My freshman year of college I was in an excruciatingly long and stupid relationship. Of course I didn’t believe so at the time; I wore the rose-tinted glasses that everyone inevitably tries on. It was first a dreamy and Hallmark movie script-like story that told of two childhood friends who reconnected on their first night at college in the middle of Red Square. It then quickly became like something out of an agonizing teen drama, where the viewer has the urge to reach through the screen and shake the character’s shoulders until they realize their idiocy. By the end, I was left feeling embarrassed, regretful, angry and unlovable.
It took months for me to finally come to terms with the time that I had spent in such a sickening relationship — to not want to vomit at the thought of my only in-person college experience being one full of half-assed apologies and manipulation. There are still times when I catch myself in a destructive spiral over how easily I let myself be controlled by something other than my own will.
This mistrust I had in myself came with me when I met someone new. It followed me on the first dog walk that we took and dinner that we shared. It hung over me like a heavy cloud, as a constant and pessimistic reminder that everyone is secretly malicious and that my instincts are a liability. It prevented me from recognizing the openness and understanding he had when I shared the negative thoughts I’d been having about my body as genuine care, and instead as the expected bare minimum.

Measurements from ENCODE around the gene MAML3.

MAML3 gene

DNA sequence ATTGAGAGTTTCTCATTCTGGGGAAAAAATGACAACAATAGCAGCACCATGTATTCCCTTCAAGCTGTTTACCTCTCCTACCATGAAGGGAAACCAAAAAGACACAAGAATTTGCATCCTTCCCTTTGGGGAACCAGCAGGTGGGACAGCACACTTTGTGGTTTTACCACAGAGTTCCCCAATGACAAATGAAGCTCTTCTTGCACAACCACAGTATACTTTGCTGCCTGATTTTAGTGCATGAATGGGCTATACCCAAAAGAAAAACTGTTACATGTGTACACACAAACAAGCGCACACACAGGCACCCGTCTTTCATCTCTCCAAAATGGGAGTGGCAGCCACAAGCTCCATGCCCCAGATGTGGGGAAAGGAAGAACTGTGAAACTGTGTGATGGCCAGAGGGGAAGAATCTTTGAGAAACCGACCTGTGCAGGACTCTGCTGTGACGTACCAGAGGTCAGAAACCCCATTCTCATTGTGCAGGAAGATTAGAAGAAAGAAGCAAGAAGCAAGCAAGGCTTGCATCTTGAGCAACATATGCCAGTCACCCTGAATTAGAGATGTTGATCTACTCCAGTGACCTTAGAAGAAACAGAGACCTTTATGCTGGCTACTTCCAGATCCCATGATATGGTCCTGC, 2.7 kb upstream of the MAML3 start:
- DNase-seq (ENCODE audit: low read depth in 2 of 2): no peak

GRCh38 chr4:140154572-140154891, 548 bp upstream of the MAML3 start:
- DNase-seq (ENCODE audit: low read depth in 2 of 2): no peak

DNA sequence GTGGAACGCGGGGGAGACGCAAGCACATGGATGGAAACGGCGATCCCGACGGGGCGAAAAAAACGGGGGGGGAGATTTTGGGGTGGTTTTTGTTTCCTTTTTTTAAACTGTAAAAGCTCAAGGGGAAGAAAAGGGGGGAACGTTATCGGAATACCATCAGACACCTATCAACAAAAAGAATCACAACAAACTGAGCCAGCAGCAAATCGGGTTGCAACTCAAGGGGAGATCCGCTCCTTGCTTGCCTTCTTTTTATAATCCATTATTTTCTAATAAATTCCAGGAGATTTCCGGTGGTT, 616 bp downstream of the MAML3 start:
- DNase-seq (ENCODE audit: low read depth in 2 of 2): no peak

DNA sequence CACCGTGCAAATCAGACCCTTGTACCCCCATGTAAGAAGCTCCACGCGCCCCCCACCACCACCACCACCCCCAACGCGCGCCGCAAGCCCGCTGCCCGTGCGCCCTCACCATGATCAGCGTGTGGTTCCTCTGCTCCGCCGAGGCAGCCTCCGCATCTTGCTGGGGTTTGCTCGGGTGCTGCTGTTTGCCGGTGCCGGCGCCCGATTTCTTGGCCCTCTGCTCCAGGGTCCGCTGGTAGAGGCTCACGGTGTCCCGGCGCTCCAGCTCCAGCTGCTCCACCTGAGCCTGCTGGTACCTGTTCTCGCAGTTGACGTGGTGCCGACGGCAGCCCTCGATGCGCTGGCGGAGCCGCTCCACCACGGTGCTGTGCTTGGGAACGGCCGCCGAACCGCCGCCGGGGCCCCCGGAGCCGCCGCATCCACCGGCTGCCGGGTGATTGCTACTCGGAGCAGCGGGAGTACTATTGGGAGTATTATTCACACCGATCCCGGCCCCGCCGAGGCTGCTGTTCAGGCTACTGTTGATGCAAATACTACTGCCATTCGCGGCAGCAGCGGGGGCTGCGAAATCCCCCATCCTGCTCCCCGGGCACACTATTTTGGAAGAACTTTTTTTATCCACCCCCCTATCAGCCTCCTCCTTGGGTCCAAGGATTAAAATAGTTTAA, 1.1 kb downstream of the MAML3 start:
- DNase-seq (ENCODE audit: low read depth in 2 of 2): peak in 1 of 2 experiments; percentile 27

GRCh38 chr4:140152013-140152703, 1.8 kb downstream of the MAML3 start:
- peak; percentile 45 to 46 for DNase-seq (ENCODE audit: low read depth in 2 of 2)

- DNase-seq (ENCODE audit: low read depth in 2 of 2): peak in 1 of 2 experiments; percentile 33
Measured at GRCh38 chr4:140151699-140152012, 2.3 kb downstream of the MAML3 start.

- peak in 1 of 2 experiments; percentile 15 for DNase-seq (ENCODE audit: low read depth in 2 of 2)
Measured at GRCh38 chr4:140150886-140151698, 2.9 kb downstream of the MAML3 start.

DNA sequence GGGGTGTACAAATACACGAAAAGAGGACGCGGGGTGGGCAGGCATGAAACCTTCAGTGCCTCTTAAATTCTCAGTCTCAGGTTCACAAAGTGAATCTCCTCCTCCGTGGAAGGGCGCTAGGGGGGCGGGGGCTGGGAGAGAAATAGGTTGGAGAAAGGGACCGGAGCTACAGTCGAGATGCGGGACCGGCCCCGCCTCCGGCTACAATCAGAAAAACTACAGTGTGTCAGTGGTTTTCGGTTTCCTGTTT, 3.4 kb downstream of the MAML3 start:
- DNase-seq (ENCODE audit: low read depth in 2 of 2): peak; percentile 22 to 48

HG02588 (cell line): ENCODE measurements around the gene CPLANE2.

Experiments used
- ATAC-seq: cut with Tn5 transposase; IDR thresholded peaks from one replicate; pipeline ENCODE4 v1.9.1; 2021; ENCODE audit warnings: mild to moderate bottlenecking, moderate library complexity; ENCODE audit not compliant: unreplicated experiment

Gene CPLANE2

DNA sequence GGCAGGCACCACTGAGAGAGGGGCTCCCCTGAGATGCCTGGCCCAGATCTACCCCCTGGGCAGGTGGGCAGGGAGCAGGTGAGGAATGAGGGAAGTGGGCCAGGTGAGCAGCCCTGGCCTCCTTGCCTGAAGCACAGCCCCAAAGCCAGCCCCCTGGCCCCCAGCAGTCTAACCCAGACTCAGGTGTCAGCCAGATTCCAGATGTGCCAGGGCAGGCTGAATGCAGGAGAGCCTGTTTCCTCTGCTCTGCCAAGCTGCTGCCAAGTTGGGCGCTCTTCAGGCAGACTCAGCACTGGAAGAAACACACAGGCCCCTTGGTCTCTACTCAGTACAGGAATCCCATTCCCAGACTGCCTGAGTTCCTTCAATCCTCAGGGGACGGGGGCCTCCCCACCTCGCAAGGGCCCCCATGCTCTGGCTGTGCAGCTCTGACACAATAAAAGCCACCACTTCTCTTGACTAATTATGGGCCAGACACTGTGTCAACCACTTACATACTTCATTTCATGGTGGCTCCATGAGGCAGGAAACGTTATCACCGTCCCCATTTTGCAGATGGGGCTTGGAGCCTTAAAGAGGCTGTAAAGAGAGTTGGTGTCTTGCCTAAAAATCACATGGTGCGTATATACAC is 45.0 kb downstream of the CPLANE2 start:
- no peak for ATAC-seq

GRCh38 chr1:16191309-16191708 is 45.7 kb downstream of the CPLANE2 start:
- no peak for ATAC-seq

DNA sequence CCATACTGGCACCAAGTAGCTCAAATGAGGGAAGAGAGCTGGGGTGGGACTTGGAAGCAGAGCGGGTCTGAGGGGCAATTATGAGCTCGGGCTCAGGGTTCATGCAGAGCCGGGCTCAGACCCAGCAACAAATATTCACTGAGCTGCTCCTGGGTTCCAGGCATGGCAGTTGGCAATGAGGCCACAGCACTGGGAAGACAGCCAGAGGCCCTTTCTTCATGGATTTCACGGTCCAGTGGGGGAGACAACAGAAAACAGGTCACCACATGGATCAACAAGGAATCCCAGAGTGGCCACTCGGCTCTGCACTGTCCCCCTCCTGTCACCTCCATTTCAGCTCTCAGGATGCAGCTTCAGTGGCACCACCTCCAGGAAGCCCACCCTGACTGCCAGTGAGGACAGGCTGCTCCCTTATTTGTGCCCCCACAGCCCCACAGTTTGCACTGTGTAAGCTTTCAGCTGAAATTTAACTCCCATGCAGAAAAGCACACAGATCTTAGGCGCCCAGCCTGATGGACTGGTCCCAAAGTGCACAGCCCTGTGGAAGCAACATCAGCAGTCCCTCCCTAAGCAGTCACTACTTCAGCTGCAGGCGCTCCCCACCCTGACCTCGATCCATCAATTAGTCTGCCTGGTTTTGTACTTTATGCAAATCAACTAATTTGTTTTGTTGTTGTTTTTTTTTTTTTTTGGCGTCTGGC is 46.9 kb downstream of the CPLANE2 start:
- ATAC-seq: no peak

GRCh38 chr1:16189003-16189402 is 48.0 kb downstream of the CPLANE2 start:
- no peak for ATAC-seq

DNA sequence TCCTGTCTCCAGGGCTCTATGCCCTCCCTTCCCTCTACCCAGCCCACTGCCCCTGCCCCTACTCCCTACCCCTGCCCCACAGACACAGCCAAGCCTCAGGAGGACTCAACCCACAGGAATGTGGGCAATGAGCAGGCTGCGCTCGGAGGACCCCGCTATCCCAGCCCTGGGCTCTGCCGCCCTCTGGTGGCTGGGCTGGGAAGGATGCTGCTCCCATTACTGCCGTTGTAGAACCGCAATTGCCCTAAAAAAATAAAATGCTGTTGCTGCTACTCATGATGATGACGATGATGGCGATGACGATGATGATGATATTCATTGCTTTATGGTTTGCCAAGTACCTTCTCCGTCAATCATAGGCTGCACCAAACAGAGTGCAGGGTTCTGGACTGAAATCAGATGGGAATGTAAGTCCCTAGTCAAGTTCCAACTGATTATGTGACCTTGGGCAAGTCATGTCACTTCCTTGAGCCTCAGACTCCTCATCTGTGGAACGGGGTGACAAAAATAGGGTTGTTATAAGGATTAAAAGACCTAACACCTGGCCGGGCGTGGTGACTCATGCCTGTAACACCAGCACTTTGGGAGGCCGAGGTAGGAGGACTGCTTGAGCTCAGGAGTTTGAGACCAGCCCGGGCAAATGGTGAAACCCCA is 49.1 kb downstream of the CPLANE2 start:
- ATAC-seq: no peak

That’s something that I’ve been thinking a lot about recently — the bare minimum. This term sat in my mind after I thought I’d lost a solid understanding of how I hoped to be treated by another person. I thought that in order to maintain a healthy relationship and protect myself from another emotional catastrophe, I needed to completely reconsider what I expect from others and doubt their honest intentions.
This was an incredibly flawed and cynical way of looking at human relationships that stopped me from initially seeing that this new person is one of the best humans I’ll ever have the privilege of having in my life. It was a dramatic reaction to the bruised ego I had after realizing that my judgments and decisions in the last year and a half had been wrong. I can no longer allow myself to constantly assess what I believe is the “bare minimum” and instead learn to simply cherish when people show me and others love and kindness.
I am now more content than I have ever been while holding hands with another person. It’s a rare wholeness that I could never have imagined feeling a year ago. Some fears and hesitancies inevitably and occasionally like to resurface. But after sifting through the mess, I have undoubtedly regained a new sense of trust in myself — one that lets me rest easy with my head on their shoulder.